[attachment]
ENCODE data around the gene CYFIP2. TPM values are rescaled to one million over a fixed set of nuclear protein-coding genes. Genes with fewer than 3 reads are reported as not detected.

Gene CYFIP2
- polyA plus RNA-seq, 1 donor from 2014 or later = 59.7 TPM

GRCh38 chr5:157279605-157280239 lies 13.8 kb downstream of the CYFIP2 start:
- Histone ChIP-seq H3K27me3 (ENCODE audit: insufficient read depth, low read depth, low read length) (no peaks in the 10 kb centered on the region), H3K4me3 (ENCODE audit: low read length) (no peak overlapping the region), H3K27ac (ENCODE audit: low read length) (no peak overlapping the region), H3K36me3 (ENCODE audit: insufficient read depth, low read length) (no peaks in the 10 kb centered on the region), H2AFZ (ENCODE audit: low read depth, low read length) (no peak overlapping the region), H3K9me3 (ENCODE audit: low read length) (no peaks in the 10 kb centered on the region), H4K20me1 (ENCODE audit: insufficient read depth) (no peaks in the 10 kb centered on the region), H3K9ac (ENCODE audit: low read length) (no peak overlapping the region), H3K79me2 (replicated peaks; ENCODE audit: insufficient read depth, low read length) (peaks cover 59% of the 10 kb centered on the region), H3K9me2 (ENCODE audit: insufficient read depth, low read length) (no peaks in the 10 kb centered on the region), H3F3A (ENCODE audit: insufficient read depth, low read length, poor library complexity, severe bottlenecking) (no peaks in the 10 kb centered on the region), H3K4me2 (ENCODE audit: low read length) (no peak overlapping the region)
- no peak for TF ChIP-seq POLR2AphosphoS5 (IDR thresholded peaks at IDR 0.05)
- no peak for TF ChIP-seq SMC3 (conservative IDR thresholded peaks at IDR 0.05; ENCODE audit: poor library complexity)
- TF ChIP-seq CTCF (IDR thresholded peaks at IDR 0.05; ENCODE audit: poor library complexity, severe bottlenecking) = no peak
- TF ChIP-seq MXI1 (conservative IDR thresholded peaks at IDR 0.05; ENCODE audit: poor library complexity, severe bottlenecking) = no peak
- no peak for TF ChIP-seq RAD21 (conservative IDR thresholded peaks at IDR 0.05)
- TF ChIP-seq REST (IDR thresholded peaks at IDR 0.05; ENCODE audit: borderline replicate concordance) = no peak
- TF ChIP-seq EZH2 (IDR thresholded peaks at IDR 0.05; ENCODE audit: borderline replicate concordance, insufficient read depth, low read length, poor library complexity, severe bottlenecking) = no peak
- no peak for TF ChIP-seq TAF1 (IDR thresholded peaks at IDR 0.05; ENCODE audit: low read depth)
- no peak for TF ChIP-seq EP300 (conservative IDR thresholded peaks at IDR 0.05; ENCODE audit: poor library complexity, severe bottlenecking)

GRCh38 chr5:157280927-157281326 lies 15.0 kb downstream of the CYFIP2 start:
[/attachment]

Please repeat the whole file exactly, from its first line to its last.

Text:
ENCODE data around the gene CYFIP2. TPM values are rescaled to one million over a fixed set of nuclear protein-coding genes. Genes with fewer than 3 reads are reported as not detected.

Gene CYFIP2
- polyA plus RNA-seq, 1 donor from 2014 or later = 59.7 TPM

GRCh38 chr5:157279605-157280239 lies 13.8 kb downstream of the CYFIP2 start:
- Histone ChIP-seq H3K27me3 (ENCODE audit: insufficient read depth, low read depth, low read length) (no peaks in the 10 kb centered on the region), H3K4me3 (ENCODE audit: low read length) (no peak overlapping the region), H3K27ac (ENCODE audit: low read length) (no peak overlapping the region), H3K36me3 (ENCODE audit: insufficient read depth, low read length) (no peaks in the 10 kb centered on the region), H2AFZ (ENCODE audit: low read depth, low read length) (no peak overlapping the region), H3K9me3 (ENCODE audit: low read length) (no peaks in the 10 kb centered on the region), H4K20me1 (ENCODE audit: insufficient read depth) (no peaks in the 10 kb centered on the region), H3K9ac (ENCODE audit: low read length) (no peak overlapping the region), H3K79me2 (replicated peaks; ENCODE audit: insufficient read depth, low read length) (peaks cover 59% of the 10 kb centered on the region), H3K9me2 (ENCODE audit: insufficient read depth, low read length) (no peaks in the 10 kb centered on the region), H3F3A (ENCODE audit: insufficient read depth, low read length, poor library complexity, severe bottlenecking) (no peaks in the 10 kb centered on the region), H3K4me2 (ENCODE audit: low read length) (no peak overlapping the region)
- no peak for TF ChIP-seq POLR2AphosphoS5 (IDR thresholded peaks at IDR 0.05)
- no peak for TF ChIP-seq SMC3 (conservative IDR thresholded peaks at IDR 0.05; ENCODE audit: poor library complexity)
- TF ChIP-seq CTCF (IDR thresholded peaks at IDR 0.05; ENCODE audit: poor library complexity, severe bottlenecking) = no peak
- TF ChIP-seq MXI1 (conservative IDR thresholded peaks at IDR 0.05; ENCODE audit: poor library complexity, severe bottlenecking) = no peak
- no peak for TF ChIP-seq RAD21 (conservative IDR thresholded peaks at IDR 0.05)
- TF ChIP-seq REST (IDR thresholded peaks at IDR 0.05; ENCODE audit: borderline replicate concordance) = no peak
- TF ChIP-seq EZH2 (IDR thresholded peaks at IDR 0.05; ENCODE audit: borderline replicate concordance, insufficient read depth, low read length, poor library complexity, severe bottlenecking) = no peak
- no peak for TF ChIP-seq TAF1 (IDR thresholded peaks at IDR 0.05; ENCODE audit: low read depth)
- no peak for TF ChIP-seq EP300 (conservative IDR thresholded peaks at IDR 0.05; ENCODE audit: poor library complexity, severe bottlenecking)

GRCh38 chr5:157280927-157281326 lies 15.0 kb downstream of the CYFIP2 start: